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Outlander: “Sassenach”

Caitriona Balfe (Starz)
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Based on the eight-novel series by Diana Gabaldon, Outlander pulls the best bits from historical fiction, soap, and fantasy to create a world that promises mystery, sex, peril, and fun… eventually. Unfortunately, the pilot merely hints at each of these elements, resulting in an ambitious premise executed with great restraint. In some ways, the premiere’s cautious pacing works: There’s a lot to digest from a story that throws history, romance, and time-travel into the pot. But easing viewers into this complex world makes for a very slow start.


We meet our narrator and protagonist Claire Randall (Caitriona Balfe), a war nurse, and her history-loving husband Frank (Tobias Menzies) in 1945 Scotland, where the two have taken a post-war holiday in the countryside. The scenery is breathtaking: rolling hills, staggering rock formations, crumbling ruins—but the beautiful backdrop feels more like a distraction from the fact that nothing’s really happening yet.

The ominous build-up is certainly there: Claire becomes a little too fixated on a particular vase; Frank and a motel clerk reflect on the tale of Odran of Iona, a saint willingly buried alive in 548 A.D.; a ghost-like man stands in the street, staring up at Claire brushing her hair; an old lady tells Claire the lines on her palm are super crazy and that it probably all means something. Then we spend most of the episode waiting for that something to happen. It finally does in the episode’s final act, and those last 20 minutes or so prove that—while the pilot makes us wade through a few too many expository voiceovers and history lessons—Outlander is about to get a whole lot more exciting.


After all, we’re in the more-than-capable hands of showrunner Ronald D. Moore, who rebooted the Battlestar Galactica universe into a wonderfully constructed sci-fi series (so long as we forget about that final season) that defied genre assumptions. Outlander already displays traces of what made Battlestar a masterpiece. Moore never let Battlestar’s genre overpower the show: It was ultimately a character-driven wartime drama that just happened to take place in space. While elements of sci-fi and even mysticism snuck their way in, the series was at its best when the characters and rich political themes took precedence over the mythology.

Outlander similarly weaves in strands of the occult without slipping into full-on magical camp. There are tea leaves and palm readings and a vanishing man. The women dancing around the ruins in elaborate ceremony aren’t witches; they’re druids. This kind of fantasy-lite model helped Game Of Thrones attract a wide-reaching audience (dragons dazzle, but it’s the characters and power politics that truly impress), and Outlander already offers more than sparkly fantasy.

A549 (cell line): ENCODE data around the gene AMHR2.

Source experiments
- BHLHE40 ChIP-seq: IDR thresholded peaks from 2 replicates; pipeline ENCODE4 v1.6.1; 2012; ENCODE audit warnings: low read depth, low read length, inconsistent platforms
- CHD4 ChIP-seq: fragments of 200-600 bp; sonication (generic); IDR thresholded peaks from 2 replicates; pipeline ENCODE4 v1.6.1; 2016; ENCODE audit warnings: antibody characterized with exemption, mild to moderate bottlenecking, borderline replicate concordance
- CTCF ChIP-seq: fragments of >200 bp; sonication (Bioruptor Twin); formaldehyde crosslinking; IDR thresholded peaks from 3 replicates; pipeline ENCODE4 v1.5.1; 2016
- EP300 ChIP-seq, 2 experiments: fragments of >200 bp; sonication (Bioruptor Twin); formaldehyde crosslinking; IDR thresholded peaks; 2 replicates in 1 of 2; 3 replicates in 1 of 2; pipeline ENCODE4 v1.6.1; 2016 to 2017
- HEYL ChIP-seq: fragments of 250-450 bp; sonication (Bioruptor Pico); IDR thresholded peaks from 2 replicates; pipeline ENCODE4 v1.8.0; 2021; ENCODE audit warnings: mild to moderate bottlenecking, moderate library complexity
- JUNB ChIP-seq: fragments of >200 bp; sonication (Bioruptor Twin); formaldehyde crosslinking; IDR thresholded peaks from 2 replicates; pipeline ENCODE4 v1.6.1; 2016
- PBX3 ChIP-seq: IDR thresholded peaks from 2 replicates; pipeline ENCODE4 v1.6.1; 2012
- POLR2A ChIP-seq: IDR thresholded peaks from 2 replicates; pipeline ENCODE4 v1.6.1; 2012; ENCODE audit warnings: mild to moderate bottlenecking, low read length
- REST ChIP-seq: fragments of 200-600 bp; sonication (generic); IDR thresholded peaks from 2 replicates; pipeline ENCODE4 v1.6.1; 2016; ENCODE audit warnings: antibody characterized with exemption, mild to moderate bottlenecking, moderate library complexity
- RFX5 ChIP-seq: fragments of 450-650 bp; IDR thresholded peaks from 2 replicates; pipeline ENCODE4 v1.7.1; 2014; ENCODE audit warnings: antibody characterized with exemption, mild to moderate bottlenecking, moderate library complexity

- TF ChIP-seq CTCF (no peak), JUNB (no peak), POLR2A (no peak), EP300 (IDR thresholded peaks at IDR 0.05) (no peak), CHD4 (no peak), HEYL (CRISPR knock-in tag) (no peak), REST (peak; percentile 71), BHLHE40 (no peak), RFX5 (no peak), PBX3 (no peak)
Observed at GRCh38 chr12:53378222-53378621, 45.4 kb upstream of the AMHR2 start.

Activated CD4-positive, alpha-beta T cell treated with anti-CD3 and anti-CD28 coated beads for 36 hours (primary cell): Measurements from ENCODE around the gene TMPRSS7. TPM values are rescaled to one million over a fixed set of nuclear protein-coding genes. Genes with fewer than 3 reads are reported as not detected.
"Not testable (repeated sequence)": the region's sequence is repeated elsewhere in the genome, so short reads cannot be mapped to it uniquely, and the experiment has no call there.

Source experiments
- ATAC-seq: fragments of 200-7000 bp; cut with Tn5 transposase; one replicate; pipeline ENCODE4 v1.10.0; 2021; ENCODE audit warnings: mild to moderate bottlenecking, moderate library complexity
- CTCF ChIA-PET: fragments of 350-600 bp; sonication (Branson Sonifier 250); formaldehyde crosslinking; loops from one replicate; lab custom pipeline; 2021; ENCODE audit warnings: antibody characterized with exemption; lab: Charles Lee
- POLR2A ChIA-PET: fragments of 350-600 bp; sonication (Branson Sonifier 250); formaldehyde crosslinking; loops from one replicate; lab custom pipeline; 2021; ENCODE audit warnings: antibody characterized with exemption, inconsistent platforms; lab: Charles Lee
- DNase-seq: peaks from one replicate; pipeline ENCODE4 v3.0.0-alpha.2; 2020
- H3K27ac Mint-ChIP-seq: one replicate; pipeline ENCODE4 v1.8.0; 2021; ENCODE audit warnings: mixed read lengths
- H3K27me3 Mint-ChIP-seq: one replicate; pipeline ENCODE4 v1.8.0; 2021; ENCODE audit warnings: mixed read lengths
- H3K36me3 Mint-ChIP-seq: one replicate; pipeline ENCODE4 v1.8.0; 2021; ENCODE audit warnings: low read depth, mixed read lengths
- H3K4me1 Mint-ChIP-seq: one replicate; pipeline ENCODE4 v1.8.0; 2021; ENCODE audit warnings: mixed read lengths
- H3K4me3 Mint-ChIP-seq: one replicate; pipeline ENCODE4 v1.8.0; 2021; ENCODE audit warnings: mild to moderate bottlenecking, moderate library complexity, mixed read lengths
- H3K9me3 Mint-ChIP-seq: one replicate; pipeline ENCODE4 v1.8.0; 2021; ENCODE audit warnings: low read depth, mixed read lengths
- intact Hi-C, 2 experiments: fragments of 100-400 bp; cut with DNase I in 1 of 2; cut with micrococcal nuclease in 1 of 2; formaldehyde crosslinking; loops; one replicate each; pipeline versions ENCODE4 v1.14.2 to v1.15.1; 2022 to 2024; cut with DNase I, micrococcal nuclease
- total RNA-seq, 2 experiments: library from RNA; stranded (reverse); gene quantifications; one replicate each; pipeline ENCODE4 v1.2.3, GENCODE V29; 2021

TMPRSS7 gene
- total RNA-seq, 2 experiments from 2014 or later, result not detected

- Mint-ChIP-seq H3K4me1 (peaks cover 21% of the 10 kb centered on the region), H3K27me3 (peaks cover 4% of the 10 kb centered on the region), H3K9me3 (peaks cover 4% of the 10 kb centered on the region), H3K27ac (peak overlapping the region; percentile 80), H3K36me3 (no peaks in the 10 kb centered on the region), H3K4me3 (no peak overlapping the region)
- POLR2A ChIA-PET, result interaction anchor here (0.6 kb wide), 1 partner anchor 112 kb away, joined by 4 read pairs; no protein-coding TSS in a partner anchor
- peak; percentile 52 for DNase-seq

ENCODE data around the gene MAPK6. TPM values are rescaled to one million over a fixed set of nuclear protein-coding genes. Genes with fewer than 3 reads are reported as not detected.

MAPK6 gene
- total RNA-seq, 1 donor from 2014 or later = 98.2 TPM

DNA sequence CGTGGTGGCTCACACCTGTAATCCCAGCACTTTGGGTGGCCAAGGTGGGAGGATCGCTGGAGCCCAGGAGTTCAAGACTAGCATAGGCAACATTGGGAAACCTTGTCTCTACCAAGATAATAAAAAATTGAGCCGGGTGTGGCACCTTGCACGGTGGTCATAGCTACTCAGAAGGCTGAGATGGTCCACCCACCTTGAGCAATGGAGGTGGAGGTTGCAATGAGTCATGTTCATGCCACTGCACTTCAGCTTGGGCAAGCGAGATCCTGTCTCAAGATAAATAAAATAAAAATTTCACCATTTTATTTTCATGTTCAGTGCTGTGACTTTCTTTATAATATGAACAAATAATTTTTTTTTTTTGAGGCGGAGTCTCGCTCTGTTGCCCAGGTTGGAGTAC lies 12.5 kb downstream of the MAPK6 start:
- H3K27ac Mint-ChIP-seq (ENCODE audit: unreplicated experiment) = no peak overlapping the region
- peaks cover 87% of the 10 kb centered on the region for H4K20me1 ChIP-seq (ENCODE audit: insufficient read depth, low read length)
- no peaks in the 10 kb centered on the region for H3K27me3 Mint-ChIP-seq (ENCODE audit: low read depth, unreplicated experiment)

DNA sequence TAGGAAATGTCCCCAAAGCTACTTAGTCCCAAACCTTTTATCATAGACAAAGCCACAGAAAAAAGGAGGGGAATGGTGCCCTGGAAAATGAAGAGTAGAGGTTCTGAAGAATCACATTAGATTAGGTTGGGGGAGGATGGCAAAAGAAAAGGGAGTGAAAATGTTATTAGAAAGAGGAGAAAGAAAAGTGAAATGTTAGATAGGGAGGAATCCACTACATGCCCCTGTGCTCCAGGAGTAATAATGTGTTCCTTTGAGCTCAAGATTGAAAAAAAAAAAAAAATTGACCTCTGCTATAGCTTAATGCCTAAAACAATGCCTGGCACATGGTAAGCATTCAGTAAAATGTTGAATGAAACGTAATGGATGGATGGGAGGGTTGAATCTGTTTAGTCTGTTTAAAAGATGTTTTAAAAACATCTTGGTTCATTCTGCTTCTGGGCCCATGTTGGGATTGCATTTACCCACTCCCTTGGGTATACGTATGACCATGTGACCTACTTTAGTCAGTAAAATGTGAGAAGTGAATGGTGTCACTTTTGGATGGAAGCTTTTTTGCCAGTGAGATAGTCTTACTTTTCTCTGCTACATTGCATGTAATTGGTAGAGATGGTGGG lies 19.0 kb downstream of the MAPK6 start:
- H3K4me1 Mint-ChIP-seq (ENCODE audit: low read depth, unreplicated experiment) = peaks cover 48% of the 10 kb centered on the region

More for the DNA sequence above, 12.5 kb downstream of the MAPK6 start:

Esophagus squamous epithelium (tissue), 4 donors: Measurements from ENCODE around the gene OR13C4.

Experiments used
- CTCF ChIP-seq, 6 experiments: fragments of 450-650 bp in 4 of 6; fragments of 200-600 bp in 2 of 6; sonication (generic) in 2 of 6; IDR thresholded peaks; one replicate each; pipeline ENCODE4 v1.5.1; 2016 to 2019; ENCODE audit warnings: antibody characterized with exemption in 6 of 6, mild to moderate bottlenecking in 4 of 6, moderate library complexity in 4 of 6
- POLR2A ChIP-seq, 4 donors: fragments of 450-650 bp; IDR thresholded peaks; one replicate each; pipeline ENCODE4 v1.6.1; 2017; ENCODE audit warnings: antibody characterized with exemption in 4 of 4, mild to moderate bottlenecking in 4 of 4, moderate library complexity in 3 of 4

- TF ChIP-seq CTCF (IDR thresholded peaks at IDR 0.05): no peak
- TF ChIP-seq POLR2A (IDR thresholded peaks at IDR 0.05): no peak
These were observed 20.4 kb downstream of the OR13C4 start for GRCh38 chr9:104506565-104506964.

Which brings us to the pilot’s greatest offering: Claire. If there’s anything that allows me to forgive the sluggish start, it’s the existence of this fully realized female protagonist. When Claire and Frank wander through the dark halls of what remains of Castle Leoch, she clearly becomes bored with his musings on his ancestors and beckons him over to an old apothecary table. When he goes in for a kiss, she leans back and instead pushes him downward. Frank gets the message and doesn’t miss a beat as he begins to perform cunnilingus on her. Okay, we’ve seen this scene a million times in the reverse: a dude guiding a girl’s head down for a blowjob. But a woman initiating oral sex and the guy just going for it? Correct me if I’m wrong, but I don’t think I’ve ever seen such a thing on television before Outlander. It’s a sex scene that not only gives the woman control but is also centered on her pleasure, completely devoid of the male gaze Game Of Thrones would have rendered it through.

Claire is a 1940s woman with more sexual agency than most modern-day female TV characters. She unashamedly enjoys sex and flies in the face of expectations of how a 20th-century woman might behave. As she’s flung back in time alone to the 1700s, she remains smart and brave, never turning into a distressed damsel. And the quick-tongued verbal jousting between her and Jamie, a very stubborn Scottish soldier played by Sam Heughan, already drips with sexual chemistry.


Even if Outlander isn’t as fun as it should be yet, the pieces are certainly in place. And what it lacks in exciting plot at the moment, it makes up for with its very exciting female lead. Now, let’s hope the other characters around her become a little more captivating as we plow ahead.

Stray observations:

  • As you can probably tell, I have not read any of the Outlander books. So the good news is, you can expect my reviews to be spoiler-free. And the bad news is, if you’re a book reader, my ignorance of certain developments will probably drive you crazy. If you bring book talk into the comments, please include spoiler warnings.
  • A tragic short story: Frank mentions witches. I perk up. He quickly corrects himself. All my hopes and dreams are killed. (Druids are fine, I guess. I just always want witches.)
  • I must confess I’ve never been a fan of the voiceover device (except when it comes to My So-Called Life), but Claire’s monologues haven’t been too terrible so far. However, nothing makes a sex scene less sexy than narration.
  • Battlestar’s original music composer Bear McCreary—whose “Passacaglia” still makes me cry every time—is back alongside Moore, providing plenty of bagpipe this time.
  • Another awesome thing about Claire: In the flashback to her youth, it looks like she was basically a tween-girl version of Indiana Jones?!
  • I would like to reiterate: cunnilingus in a castle.

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